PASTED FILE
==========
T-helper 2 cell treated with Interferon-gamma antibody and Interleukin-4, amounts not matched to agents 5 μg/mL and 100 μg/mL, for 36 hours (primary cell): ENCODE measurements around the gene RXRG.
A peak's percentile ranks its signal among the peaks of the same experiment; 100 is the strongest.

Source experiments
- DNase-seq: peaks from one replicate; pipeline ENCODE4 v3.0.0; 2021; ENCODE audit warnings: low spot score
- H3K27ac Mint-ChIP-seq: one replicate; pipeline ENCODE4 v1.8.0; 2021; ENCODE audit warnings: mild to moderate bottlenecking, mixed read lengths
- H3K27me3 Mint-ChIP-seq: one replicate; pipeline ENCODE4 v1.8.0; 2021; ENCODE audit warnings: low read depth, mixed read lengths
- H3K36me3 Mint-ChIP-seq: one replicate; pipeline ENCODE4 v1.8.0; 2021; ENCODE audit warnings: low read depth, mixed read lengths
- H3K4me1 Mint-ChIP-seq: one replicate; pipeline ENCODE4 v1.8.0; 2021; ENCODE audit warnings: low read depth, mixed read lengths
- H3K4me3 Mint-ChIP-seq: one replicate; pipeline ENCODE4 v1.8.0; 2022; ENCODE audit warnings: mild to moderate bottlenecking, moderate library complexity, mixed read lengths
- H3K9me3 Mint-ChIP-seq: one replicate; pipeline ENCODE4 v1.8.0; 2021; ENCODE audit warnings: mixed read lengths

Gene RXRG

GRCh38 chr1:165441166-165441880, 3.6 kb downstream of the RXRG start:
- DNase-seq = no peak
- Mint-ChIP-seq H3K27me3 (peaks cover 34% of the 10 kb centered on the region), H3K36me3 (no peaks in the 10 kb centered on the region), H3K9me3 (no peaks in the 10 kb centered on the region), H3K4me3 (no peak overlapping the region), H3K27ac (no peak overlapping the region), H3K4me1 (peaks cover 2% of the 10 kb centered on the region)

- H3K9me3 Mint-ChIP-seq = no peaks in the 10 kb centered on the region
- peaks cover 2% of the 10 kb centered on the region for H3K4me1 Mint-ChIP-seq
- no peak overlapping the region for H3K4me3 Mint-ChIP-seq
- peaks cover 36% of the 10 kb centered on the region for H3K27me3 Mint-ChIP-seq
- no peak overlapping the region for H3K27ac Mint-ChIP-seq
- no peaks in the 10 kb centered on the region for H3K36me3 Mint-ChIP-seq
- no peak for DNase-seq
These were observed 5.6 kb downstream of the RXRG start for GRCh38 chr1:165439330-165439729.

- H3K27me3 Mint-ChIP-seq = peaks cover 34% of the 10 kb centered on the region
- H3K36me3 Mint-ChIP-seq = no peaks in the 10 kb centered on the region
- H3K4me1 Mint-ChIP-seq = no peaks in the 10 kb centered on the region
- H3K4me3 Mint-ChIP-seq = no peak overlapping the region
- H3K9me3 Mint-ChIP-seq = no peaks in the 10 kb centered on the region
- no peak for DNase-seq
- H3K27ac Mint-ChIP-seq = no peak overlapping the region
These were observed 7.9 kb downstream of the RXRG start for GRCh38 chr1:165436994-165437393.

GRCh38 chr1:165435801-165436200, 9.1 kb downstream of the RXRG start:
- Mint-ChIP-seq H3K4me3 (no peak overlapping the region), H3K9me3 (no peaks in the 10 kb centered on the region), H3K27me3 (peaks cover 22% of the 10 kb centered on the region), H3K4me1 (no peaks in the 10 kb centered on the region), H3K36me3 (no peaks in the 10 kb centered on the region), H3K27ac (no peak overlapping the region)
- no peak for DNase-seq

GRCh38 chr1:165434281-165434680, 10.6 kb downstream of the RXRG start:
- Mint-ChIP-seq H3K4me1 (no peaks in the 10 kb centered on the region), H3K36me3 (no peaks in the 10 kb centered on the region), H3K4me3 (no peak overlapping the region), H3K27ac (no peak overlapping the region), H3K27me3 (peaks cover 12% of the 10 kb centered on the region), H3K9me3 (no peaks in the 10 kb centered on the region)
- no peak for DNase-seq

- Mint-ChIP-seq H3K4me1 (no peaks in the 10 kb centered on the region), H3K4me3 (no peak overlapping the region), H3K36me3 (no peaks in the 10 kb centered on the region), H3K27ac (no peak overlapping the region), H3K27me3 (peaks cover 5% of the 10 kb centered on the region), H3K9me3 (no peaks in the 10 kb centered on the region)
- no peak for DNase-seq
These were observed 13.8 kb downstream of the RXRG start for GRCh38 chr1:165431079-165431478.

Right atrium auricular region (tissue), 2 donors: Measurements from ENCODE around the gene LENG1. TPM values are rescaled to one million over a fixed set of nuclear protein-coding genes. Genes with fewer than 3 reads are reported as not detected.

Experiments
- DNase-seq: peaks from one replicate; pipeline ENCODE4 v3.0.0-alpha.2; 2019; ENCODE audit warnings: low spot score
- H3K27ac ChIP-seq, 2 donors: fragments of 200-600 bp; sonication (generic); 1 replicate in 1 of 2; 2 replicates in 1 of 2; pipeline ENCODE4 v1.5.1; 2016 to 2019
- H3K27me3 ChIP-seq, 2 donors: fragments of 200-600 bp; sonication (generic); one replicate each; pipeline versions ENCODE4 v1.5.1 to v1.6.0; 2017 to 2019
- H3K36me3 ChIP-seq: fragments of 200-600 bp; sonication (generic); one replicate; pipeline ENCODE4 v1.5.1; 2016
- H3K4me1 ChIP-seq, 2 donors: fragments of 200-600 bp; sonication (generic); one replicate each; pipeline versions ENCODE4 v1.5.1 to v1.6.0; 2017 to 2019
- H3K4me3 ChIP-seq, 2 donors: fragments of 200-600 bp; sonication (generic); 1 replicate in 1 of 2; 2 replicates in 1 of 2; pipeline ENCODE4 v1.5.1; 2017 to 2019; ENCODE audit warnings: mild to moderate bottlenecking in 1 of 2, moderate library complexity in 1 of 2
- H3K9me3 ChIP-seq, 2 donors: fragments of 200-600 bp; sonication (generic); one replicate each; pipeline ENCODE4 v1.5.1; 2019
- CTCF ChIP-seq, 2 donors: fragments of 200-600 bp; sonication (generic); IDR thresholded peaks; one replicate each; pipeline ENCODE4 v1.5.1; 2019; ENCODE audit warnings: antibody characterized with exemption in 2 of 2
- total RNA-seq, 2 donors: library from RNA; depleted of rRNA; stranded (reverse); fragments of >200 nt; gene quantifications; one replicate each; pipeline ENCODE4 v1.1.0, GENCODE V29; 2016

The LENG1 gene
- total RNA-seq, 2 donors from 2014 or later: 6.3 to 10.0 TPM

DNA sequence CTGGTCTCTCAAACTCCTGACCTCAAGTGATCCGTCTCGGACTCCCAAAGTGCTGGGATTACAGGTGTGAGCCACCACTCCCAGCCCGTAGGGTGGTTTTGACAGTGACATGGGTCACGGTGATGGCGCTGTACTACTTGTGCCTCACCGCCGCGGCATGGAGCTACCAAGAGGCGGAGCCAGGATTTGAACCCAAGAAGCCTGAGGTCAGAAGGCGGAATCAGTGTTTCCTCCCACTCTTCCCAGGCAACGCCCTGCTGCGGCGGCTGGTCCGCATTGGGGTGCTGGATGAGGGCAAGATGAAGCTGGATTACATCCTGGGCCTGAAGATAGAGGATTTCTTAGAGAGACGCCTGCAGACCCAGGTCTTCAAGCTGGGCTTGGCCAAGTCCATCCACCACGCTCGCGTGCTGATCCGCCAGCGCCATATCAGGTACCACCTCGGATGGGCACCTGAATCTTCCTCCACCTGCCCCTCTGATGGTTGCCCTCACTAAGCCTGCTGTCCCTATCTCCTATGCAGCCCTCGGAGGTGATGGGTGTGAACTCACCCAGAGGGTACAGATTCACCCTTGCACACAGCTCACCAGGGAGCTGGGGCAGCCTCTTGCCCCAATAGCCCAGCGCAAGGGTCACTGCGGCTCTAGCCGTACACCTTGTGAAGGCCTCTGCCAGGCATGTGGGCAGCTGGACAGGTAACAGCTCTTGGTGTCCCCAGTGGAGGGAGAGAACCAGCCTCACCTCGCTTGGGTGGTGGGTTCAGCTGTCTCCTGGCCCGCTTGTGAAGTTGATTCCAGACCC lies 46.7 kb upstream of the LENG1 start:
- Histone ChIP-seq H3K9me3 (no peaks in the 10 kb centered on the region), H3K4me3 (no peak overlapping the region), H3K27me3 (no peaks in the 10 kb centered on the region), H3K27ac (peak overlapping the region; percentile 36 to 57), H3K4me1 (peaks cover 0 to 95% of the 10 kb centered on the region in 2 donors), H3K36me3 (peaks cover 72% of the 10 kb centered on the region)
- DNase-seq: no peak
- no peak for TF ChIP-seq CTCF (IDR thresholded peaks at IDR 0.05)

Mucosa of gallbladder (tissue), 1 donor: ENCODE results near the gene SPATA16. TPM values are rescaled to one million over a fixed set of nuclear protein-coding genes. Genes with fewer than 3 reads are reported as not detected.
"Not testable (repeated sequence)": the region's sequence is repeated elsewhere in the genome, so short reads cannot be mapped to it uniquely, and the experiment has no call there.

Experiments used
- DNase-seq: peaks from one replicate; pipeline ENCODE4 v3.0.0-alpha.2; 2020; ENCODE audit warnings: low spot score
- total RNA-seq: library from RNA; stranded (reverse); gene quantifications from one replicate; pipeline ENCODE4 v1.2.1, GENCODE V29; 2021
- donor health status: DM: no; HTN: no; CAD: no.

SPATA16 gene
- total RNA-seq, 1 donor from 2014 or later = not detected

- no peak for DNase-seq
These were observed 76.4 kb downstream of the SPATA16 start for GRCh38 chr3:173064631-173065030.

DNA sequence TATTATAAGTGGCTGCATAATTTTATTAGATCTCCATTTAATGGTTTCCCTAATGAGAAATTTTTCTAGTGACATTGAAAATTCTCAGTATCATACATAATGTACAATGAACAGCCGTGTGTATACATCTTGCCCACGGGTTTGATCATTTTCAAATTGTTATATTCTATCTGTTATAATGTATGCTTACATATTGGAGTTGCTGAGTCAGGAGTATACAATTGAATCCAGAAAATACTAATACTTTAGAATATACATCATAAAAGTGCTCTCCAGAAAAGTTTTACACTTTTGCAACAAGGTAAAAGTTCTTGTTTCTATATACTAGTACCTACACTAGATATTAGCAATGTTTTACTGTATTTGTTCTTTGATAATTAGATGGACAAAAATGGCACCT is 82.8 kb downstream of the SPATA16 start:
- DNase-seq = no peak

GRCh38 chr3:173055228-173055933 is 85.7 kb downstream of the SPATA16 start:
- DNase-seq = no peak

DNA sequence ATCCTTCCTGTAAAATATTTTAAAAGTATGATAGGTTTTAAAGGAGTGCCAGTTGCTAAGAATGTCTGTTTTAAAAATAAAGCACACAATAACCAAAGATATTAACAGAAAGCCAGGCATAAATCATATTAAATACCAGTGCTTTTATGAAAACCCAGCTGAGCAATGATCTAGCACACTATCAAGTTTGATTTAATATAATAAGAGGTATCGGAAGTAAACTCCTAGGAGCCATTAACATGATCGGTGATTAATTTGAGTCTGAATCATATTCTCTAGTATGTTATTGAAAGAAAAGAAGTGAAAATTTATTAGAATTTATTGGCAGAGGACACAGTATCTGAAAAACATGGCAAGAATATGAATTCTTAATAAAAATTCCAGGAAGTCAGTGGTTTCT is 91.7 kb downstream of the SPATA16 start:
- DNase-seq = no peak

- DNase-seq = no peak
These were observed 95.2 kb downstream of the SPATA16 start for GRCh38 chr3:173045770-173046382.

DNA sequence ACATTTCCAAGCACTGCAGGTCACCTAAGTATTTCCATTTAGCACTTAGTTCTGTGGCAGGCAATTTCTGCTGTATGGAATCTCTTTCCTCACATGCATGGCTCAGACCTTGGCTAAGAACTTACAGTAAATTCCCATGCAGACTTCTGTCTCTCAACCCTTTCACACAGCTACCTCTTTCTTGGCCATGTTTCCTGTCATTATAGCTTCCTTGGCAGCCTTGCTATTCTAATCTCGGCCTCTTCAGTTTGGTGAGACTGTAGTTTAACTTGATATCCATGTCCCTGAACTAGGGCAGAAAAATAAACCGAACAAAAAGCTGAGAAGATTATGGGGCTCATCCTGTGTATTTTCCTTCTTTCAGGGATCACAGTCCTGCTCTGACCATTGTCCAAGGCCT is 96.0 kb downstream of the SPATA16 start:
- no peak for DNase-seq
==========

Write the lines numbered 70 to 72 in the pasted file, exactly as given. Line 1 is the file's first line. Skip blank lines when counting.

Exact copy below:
- DNase-seq = no peak

DNA sequence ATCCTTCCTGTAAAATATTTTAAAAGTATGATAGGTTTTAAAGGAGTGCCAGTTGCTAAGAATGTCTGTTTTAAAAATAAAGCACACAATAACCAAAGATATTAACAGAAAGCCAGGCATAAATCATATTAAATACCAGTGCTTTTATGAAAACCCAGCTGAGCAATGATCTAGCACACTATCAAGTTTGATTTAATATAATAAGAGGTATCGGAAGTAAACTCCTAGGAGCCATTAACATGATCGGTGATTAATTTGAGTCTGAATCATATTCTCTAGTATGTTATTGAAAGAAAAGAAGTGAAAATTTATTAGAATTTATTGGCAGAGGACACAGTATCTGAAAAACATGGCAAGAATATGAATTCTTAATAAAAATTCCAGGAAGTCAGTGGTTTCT is 91.7 kb downstream of the SPATA16 start:
- DNase-seq = no peak